I fear I may be apologizing for ANATOMY OF A MURDER when it needs no apology, however. The tension in this movie is very real. There is nothing archaic or cliche about its power. The movie buzzes along. It runs over two and a half hours and feels a third that long. I could watch this movie all day. The one annoying actor, and it is a character choice really, is Brooks West as DA Mitch Lodwick. He is the man who took Bieggler’s job. It is apparent, when the trial starts, at just how in-over-his-head Lodwick really is. It’s a subtle jab at the election process for public service, though it is only one of many such small thematic tweaks this movie is layered with.

Fortunately, the movie swiftly turns the prosecuting duties over to Lodwic’s ‘assistant’ Claude Dancer. George C. Scott plays Dancer with a sly vigor which elevates the film to another level. When Scott, Stewart, and Joseph N. Welch as the judge get going, this movie soars to great heights. It is surprisingly funny and sophisticated work, especially considering the fact that Welch was not an actor, but rather a former lawyer himself who defended the army during the McCarthy era communist witch hunts. You would never know he was not an actor, though perhaps that just goes to show how comfortable he was in a courtroom. I was repeatedly surprised at how funny this movie could be, and by how much laughter was to be had.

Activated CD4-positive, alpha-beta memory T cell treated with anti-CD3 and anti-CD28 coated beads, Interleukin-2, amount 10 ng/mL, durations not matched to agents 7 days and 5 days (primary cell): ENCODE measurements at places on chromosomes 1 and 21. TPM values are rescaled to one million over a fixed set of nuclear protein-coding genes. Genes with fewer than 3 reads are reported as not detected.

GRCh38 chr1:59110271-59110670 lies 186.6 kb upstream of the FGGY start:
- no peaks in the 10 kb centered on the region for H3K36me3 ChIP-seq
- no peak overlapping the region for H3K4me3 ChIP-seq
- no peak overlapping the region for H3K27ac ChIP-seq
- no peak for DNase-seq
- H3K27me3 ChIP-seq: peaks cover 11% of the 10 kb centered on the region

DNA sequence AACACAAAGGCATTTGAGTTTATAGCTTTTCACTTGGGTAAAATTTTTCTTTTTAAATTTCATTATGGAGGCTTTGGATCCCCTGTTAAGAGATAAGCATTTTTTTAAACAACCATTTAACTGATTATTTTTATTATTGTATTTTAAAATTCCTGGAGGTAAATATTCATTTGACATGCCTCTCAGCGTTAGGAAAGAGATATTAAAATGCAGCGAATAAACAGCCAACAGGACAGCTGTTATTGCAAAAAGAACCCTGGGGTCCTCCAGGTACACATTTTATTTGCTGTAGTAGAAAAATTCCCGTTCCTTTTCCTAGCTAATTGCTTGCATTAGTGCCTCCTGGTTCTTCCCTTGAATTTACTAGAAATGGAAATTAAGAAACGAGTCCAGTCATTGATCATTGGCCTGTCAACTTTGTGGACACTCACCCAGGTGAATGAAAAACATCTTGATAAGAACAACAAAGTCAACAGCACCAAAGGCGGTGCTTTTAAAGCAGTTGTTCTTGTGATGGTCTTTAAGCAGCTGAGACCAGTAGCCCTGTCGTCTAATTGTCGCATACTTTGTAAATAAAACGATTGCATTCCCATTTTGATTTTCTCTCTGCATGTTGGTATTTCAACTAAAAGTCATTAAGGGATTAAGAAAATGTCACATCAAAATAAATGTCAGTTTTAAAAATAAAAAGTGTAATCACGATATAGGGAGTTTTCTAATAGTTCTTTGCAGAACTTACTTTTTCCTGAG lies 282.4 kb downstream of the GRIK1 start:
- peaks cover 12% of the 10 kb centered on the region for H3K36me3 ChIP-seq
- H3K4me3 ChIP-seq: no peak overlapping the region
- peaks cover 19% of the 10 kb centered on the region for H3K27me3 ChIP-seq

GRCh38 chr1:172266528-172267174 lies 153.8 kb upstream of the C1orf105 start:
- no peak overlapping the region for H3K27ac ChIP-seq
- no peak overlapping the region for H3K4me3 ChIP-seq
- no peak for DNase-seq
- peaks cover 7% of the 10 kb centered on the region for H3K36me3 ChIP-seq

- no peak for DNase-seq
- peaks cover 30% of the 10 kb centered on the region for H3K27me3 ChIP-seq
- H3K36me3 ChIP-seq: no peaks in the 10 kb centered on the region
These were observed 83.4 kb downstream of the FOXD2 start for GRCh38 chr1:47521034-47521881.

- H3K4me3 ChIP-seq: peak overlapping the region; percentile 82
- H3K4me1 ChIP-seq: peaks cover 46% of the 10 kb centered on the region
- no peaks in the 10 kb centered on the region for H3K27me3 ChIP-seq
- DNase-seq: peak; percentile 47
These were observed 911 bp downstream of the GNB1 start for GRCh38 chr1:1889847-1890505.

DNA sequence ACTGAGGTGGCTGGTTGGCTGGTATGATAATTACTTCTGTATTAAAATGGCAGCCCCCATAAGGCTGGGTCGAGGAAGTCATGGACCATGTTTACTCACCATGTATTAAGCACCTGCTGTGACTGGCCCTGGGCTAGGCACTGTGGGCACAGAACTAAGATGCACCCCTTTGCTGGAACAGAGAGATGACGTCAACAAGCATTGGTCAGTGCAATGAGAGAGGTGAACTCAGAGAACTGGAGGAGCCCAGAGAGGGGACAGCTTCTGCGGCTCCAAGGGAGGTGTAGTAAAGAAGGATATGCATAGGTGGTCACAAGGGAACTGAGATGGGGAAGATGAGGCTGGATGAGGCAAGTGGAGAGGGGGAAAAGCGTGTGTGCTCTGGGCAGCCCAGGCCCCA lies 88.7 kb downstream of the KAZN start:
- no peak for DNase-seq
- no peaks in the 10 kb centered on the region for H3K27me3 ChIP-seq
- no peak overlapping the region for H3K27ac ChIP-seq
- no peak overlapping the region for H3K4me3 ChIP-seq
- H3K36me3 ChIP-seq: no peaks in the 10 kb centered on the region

The thread which really brings this movie from solid to all-time-classic has to do with another triangle, however. Stewart is defending Manon for defending Laura’s honor. However, there is plenty of question regarding how much honor his wife has. Was she raped? It would seem so. In 1950s America, it would seem, it is perfectly acceptable for the prosecution to wonder if she was asking for it. Regardless, she is certainly loose and carefree. She intices and seduces men and then knowingly acknowledges their stares. When Bieggler asks her if she has ever cheated on her husband she puts her sunglasses on before carefully denying it. Manon is no saint himself. He is vengeful, quick to rage, and violent. He seemingly wants a fight. A man raping his wife would appear to be a good excuse to have the opportunity to kill someone, and he seems more than happy to manipulate an insanity plea if it works out.